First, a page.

By: Luke Jones, Published on October 13, 2016 04:56 PM, Last Update on October 13, 2016 01:59 PM
Samsung’s decision to recall its Galaxy Note 7, stop selling it, and end future production is truly a global event. Every single owner of the smartphone flagship has been advised to send theirs back to the company. That includes owners in Canada, who will now begin the process of shipping their devices back to the South Korean company.
The Galaxy Note 7 was introduced in August. It was a preemptive strike against Apple’s iPhone 7, but turned into one of the biggest product losses in history. The range of smartphones has been widely praised for years, so there was no surprise when millions of customers flooded to buy the new Note 7.
However, this handset was carrying a dark secret. Its battery run so hot that it would sometimes catch fire and could even explode. It seems the pursuit for ever-increasing battery life meant Samsung created a product that was faulty at best, and just plain dangerous at worst.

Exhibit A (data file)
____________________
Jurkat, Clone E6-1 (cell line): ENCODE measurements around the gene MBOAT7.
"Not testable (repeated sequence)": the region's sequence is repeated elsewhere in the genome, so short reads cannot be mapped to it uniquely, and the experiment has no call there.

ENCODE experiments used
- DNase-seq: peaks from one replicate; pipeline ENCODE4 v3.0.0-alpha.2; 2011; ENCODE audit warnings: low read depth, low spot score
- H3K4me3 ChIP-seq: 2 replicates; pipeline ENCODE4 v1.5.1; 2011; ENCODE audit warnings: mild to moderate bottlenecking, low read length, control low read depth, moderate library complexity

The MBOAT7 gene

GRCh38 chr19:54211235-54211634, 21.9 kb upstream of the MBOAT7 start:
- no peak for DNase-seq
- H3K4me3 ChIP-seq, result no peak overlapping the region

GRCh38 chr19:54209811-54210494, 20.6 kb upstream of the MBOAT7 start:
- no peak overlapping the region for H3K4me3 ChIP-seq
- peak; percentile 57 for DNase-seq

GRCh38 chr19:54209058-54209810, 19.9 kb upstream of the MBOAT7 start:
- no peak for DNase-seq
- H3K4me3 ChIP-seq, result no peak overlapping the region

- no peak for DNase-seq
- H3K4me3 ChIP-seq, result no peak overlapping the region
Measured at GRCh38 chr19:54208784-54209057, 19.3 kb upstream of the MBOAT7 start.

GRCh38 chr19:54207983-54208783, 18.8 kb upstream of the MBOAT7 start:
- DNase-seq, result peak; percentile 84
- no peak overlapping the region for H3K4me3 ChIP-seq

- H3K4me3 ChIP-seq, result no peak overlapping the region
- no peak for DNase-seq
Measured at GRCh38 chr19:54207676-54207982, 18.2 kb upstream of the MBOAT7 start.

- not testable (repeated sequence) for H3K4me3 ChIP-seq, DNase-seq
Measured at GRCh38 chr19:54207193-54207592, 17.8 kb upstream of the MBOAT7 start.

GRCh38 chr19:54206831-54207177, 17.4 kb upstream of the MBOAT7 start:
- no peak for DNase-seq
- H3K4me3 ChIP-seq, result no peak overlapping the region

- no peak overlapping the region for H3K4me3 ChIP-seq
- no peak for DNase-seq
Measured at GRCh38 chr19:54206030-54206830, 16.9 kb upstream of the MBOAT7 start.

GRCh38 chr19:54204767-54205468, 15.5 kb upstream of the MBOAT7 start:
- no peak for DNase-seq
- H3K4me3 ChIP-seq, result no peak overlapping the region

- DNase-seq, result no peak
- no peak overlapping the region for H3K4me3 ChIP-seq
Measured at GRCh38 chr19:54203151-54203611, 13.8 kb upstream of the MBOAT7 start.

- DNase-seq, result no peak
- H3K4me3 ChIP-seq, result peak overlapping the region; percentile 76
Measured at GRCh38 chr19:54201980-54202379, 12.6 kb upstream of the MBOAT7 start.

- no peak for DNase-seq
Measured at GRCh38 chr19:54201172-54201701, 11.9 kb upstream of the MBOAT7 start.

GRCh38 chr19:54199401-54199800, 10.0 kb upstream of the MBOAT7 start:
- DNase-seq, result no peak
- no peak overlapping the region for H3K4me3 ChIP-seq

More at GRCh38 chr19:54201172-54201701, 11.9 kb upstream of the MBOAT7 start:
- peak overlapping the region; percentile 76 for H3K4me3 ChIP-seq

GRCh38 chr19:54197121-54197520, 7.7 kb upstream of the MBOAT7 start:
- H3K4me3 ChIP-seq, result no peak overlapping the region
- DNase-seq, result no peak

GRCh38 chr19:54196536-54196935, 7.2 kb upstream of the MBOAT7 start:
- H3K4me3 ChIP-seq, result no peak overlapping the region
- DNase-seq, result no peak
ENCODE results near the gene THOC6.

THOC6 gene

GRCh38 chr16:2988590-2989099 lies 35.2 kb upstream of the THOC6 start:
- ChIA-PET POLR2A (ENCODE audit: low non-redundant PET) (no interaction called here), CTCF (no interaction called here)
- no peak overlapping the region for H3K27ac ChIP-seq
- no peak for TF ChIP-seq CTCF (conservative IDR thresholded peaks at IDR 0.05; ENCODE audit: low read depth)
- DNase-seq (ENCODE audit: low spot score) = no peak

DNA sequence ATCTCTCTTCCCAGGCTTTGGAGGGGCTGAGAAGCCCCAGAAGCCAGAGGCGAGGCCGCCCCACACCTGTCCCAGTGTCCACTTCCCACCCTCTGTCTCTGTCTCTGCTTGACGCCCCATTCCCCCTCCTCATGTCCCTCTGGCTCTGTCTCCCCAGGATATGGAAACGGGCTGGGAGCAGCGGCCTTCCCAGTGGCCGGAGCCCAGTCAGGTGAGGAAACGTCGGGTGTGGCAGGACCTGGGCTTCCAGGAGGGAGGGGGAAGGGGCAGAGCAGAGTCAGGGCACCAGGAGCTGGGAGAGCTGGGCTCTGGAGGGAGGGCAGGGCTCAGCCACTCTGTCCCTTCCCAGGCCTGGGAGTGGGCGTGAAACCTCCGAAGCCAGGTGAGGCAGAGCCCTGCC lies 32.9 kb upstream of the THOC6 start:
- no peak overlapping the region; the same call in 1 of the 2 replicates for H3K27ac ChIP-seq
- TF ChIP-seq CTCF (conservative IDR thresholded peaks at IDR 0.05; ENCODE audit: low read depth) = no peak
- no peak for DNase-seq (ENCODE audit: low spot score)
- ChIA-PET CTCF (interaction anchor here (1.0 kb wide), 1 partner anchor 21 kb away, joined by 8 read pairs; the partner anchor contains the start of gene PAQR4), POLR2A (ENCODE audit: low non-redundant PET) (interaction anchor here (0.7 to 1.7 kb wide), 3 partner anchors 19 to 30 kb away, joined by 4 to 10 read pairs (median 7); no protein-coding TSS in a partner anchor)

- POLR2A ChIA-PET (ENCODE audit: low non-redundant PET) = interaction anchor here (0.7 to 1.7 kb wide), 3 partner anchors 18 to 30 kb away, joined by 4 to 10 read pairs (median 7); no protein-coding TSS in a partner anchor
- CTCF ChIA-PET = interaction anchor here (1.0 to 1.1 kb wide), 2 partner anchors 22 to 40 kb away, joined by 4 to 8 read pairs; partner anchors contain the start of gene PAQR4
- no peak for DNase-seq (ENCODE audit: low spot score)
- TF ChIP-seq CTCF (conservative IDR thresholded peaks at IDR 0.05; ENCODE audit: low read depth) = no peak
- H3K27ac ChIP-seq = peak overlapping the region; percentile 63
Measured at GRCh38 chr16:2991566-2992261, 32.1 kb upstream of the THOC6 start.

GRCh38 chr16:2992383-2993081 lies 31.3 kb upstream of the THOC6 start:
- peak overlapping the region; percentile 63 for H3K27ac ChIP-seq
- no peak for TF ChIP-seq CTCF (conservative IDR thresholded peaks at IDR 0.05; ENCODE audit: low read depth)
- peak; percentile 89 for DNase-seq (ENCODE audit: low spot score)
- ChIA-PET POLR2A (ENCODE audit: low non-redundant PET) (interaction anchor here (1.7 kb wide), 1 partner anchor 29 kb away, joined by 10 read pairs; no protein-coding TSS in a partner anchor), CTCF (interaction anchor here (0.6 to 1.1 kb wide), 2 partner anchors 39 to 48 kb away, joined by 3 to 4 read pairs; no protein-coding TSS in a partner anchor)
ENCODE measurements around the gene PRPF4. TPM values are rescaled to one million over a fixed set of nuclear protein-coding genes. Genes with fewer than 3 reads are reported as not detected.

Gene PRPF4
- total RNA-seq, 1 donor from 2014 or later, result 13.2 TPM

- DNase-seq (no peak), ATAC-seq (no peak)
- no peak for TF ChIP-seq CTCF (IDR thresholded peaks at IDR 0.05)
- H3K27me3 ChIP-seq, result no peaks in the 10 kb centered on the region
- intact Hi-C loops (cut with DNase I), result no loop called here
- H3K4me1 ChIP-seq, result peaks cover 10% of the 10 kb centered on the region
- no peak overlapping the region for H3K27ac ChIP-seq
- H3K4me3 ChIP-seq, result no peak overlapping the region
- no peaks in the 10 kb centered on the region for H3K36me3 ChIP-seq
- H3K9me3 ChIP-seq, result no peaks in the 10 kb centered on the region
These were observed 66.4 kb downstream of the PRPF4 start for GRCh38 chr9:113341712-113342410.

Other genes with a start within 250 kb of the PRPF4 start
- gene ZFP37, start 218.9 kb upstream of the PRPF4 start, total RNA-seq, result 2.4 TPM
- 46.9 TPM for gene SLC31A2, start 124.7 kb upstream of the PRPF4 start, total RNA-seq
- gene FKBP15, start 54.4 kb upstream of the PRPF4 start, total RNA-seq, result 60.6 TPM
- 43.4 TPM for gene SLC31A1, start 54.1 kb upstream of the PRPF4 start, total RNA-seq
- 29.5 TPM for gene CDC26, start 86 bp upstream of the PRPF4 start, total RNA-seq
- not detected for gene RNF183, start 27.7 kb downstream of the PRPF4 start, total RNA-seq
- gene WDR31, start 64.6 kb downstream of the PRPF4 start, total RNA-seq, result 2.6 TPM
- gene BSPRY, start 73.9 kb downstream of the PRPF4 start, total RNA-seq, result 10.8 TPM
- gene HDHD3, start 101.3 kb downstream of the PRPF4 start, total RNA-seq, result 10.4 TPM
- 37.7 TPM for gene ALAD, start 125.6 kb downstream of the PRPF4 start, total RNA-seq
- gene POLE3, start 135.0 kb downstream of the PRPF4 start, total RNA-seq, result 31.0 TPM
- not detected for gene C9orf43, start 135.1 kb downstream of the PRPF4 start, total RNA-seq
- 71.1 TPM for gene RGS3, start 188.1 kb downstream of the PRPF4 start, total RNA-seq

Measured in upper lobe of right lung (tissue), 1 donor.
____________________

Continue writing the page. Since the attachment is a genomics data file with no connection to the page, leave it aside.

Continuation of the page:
While the company tried to explain how it could let such a problem slip quality control, it recalled 2.5 million devise and replaced them. This should have been the end of an already embarrassing and costly saga, but things would get worse for Samsung. Its replacement devices were also catching fire and exploding.
Samsung was forced into a corner and has now decided to completely discontinue the Galaxy Note 7. The company has lost billions of dollars through R&D, preparation, manufacturing, shipping and recalling. The Koran giant has lost 15% of its value in a matter of days and is reeling from the largest tech slip up in history.
Canadians now need to return their handsets. Many with a smartphone that costs over $700 will likely be insured. Fortunately, there should be no need to contact your insurer because Samsung has confirmed it will cover the cost of all returns and provide full refunds for the device.
There is a question though. How do customers send back an electronic product that has a tendency to catch fire and explode? Samsung says it will contact Canadian customers about how to return their Note 7s safely.